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The best player of the still-young Fran McCaffery era at Iowa is trying to take his talents to the NBA. Here's everything you need to know.

Evan Habeeb-USA TODAY Sports

Vital Info

Roy Devyn Marble, SG, Iowa, 21 years old (turns 22 in September), via 6'6", 192 pounds.

Season Stats

17.0 points per game, 3.2 rebounds per game, 3.6 assists per game; 42.0 FG%, 34.9 3P%, 71.4 FT%.


First-team All-Big Ten in 2014, third-team All-Big Ten in 2013. All-NIT team in 2013. Two-time captain. Per his official bio, "finished career ranked fifth in Iowa career scoring (1,694) and free throws made (432), sixth in assists (397) and free throws attempted (595), and seventh in steals (176)." Marble was a four-year fireball for the Iowa Hawkeyes, playing every position of the perimeter (not at the same time, that would be ridiculous) and functioning as the team's primary offensive threat for each of his three last seasons in Iowa City. He led a Hawkeye resurgence from the depths of the Big Ten to a tournament contender, and his presence will be sorely missed in 2014-15.



He's primarily a shooting guard but is intriguing as a combo guard. Very effective in transition, both running point and finding open spots for long-range jumpers. Shooting technique is sound, if not fast. Can get hot and has no reservations about heat checks. Surprisingly crafty with interior shots, and doesn't need much space to get a good shot off.  He was a fine jump shooter from deep, sometimes straying out to NBA range and hitting at a 35% pace overall his senior season. He showed an ability to create space for a shot, either by getting into the lane or getting free on a step-back.


He can read passing lanes exceptionally well and showed a knack for jumping lazy passes without getting burned often; he was third in steals per 40 minutes in the defensively stellar Big Ten (and fifth in overall steals) last year and rarely found himself in foul trouble. He has the size and length to frustrate smaller point guards on defense.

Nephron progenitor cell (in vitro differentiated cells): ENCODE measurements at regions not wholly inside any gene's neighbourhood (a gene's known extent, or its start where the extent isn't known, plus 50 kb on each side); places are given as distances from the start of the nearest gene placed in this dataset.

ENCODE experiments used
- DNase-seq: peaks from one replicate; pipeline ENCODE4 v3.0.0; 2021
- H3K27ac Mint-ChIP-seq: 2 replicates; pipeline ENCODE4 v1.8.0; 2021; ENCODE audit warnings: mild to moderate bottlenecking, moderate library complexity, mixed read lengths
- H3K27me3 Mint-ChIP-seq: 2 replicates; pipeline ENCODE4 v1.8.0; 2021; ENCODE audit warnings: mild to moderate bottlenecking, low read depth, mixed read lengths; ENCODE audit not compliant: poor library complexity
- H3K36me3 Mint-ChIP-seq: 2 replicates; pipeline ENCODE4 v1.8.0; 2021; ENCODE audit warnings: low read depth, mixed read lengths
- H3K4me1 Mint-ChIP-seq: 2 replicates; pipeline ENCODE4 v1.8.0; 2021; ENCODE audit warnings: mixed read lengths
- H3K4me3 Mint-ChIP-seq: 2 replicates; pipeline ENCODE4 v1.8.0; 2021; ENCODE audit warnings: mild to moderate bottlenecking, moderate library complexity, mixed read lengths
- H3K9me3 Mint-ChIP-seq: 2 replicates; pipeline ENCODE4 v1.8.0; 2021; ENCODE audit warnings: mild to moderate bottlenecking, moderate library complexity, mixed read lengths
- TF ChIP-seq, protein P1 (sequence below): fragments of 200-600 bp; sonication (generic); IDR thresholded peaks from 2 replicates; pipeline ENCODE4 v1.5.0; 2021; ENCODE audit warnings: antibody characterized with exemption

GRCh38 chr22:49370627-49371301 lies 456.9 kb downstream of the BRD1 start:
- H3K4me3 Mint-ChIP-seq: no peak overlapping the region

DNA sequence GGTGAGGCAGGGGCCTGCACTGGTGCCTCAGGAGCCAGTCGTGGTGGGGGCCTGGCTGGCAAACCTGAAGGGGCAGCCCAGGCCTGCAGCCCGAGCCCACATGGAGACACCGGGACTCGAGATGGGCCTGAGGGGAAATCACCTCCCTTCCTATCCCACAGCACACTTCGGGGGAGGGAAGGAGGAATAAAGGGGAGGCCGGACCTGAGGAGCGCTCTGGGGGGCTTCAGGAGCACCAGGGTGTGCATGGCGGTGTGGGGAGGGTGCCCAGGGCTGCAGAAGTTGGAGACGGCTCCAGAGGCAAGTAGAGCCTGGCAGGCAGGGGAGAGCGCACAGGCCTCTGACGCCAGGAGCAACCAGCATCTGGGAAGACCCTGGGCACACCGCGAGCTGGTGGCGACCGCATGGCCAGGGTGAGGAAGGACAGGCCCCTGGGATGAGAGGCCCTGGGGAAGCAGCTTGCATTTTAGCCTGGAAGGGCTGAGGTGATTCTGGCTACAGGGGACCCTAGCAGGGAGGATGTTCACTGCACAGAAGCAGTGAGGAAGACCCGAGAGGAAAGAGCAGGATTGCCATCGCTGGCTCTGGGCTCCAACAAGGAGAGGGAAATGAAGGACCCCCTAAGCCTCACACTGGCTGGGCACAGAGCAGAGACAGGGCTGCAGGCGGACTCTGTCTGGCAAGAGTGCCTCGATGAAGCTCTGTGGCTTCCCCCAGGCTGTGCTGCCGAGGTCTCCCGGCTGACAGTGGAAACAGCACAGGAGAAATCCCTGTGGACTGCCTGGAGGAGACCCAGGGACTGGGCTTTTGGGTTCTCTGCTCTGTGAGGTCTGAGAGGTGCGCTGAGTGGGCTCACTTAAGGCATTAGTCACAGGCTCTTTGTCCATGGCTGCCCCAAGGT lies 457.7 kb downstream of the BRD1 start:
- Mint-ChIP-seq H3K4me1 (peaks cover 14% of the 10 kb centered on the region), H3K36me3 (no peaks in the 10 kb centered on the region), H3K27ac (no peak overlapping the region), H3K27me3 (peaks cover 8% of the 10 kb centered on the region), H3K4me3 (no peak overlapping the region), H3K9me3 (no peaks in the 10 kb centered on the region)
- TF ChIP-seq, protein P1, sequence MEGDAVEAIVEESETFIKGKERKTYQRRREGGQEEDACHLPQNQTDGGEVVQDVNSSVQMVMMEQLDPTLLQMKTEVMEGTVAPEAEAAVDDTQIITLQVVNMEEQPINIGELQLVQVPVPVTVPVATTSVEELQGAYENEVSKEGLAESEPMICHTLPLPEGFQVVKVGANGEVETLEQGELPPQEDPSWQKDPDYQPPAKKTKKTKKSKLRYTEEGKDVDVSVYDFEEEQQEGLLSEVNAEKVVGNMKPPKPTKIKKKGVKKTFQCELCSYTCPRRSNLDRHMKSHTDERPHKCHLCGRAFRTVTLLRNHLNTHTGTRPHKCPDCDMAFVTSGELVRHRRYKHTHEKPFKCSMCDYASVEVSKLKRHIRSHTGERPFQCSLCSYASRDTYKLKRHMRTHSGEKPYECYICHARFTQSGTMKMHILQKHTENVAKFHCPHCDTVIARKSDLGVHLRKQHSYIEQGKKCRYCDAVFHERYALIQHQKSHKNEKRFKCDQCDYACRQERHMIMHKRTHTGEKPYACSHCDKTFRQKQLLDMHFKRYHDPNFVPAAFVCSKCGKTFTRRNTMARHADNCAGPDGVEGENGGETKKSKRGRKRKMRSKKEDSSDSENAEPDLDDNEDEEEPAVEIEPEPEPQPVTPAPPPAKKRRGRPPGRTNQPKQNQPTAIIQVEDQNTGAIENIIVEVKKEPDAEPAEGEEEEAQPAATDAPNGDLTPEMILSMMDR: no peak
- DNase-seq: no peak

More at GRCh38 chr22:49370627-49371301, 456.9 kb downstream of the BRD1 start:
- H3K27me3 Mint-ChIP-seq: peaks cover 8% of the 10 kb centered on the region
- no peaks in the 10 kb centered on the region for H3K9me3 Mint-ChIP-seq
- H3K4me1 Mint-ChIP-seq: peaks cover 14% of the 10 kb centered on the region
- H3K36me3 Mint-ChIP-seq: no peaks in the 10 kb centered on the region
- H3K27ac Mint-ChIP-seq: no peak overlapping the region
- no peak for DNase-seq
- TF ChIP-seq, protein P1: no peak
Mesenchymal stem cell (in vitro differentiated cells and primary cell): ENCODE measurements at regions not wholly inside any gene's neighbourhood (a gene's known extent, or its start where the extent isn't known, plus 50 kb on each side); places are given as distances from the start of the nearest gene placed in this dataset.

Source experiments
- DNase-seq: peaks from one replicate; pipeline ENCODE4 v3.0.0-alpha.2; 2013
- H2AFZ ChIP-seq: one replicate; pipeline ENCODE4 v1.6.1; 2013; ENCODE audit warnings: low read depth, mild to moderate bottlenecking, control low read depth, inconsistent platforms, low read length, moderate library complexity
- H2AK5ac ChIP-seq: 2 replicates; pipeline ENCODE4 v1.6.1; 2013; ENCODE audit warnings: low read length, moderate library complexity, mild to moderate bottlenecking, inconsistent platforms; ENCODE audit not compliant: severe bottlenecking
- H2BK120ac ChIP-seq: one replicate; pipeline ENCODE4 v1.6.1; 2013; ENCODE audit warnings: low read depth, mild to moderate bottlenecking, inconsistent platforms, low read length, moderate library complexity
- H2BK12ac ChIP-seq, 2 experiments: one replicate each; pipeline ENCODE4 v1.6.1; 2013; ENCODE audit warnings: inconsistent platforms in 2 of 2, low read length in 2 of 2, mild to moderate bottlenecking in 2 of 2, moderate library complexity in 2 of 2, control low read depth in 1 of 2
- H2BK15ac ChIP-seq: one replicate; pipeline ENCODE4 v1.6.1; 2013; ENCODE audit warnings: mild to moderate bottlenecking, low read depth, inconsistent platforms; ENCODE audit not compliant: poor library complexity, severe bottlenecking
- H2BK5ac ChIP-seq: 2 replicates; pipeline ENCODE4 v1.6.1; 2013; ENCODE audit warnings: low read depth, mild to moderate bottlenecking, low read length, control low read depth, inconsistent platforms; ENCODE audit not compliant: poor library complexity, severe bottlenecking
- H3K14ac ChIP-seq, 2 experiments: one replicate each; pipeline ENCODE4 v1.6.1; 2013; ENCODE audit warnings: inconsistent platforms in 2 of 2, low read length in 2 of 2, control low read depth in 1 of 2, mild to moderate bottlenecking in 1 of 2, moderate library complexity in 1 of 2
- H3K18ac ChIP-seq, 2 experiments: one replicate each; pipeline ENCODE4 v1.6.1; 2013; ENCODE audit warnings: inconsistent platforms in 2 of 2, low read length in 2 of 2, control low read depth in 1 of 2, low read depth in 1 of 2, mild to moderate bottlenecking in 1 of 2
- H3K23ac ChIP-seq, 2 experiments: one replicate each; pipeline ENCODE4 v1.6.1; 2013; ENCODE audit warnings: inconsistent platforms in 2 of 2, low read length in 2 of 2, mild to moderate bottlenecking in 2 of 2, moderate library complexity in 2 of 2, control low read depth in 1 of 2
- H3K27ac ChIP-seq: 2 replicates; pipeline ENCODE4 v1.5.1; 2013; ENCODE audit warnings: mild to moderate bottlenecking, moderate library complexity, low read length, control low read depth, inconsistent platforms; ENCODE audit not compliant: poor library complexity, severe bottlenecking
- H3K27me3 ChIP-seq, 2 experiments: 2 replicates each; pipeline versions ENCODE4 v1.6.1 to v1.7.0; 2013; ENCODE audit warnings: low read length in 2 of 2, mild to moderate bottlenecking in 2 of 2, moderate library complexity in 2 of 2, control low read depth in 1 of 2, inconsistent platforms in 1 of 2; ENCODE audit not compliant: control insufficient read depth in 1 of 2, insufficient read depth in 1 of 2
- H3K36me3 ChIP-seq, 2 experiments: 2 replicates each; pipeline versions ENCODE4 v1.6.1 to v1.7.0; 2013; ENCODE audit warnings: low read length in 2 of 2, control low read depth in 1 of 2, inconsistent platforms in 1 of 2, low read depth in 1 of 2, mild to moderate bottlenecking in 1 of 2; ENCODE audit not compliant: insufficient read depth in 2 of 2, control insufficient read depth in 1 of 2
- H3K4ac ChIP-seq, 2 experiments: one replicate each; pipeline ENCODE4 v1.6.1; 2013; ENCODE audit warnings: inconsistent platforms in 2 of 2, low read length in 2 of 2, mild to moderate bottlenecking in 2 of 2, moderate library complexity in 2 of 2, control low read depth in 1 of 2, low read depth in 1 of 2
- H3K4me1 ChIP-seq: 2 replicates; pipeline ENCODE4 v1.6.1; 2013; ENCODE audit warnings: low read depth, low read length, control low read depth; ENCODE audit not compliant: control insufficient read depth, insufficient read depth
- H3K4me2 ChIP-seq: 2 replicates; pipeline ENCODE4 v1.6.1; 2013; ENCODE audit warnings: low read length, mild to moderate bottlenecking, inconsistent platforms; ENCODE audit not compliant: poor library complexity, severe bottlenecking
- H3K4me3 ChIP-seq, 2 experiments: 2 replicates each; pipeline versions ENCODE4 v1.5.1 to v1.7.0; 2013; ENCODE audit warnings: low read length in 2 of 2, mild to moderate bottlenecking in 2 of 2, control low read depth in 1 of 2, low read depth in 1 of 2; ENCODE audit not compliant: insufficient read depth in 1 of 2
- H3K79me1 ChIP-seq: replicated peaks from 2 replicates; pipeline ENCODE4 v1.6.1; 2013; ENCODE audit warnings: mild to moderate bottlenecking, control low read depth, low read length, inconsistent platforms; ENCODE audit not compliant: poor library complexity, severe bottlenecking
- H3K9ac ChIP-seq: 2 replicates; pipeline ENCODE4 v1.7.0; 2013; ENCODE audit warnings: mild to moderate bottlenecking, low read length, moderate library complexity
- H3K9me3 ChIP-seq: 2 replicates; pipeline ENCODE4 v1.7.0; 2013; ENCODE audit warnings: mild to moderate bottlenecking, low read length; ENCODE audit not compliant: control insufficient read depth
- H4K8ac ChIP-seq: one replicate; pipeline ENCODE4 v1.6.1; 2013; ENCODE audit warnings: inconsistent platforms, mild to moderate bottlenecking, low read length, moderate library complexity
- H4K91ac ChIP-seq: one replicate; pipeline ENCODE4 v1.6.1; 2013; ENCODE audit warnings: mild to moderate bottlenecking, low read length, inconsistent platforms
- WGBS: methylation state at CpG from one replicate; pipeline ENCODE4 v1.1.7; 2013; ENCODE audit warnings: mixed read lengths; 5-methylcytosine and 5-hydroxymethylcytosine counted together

Overall, his character is unimpeachable, as he stayed out of trouble on and off the court, played hard on both ends and seems exceptionally coachable. Playing four years in the best conference in American amateur basketball should minimize the adjustment shock from moving to the next level. Also, despite a workload that saw him log 3,751 minutes of game time in college, he's still a growing prospect, as he's not turning 22 until September, he grew three inches in college according to the BTN's Stephen Bardo and at a thin 192 pounds, he has room to fill out his frame.



Reliability from long range must, must, must improve or else he'll never get minutes. Shooting 71% from the line as a senior is also troubling for a shooting guard, to say the least. He's not likely to be a factor at the rim in traffic. Can get shut down and frustrated by high-level defenders. He will need to adjust to a completely different role, from the focal point of an offense to a chess piece. Despite his potential as a combo guard, didn't facilitate many easy baskets via tough passes in half-court sets.